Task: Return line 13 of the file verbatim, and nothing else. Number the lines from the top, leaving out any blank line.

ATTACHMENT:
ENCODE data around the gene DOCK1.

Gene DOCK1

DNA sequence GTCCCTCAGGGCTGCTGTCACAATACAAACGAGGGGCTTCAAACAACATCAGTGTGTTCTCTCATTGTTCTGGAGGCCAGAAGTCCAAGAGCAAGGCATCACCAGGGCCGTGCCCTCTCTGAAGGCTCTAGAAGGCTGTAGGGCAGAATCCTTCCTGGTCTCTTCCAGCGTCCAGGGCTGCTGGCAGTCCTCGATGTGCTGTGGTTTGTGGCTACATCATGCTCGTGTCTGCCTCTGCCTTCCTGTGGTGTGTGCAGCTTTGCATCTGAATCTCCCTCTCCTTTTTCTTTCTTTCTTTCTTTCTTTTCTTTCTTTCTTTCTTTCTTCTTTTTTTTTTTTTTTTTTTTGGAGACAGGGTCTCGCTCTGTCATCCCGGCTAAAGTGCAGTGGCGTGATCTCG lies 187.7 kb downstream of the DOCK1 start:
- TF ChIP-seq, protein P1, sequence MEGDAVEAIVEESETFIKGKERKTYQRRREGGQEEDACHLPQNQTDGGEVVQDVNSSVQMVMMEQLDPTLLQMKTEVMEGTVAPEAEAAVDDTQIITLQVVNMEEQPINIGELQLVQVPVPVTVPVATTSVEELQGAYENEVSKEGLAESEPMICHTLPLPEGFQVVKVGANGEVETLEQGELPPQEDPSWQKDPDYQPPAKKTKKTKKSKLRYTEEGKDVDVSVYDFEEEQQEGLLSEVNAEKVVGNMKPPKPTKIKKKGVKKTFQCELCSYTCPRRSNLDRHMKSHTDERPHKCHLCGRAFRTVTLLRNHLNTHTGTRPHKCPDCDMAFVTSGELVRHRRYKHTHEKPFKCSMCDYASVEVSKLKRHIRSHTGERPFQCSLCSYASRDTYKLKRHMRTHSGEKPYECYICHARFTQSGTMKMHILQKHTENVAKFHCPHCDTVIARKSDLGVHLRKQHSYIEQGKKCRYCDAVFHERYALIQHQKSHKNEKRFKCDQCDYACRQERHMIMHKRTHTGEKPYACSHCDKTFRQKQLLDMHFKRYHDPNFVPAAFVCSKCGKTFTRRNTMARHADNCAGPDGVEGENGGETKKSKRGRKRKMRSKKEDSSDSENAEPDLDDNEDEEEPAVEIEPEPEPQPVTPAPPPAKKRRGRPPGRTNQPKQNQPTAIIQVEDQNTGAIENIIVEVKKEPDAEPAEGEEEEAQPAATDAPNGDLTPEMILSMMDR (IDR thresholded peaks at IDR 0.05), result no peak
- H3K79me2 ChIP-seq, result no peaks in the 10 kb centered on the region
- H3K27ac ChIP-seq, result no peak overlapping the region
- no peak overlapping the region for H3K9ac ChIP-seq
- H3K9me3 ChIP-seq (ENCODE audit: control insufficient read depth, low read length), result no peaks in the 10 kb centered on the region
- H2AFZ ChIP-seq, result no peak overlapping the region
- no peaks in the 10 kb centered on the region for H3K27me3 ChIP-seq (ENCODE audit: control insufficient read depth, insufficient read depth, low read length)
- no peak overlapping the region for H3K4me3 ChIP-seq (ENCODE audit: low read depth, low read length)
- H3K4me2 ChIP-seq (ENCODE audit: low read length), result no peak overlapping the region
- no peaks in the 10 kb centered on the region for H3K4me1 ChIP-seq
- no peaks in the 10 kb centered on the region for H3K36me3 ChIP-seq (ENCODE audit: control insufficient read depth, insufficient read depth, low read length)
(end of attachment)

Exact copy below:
- no peaks in the 10 kb centered on the region for H3K4me1 ChIP-seq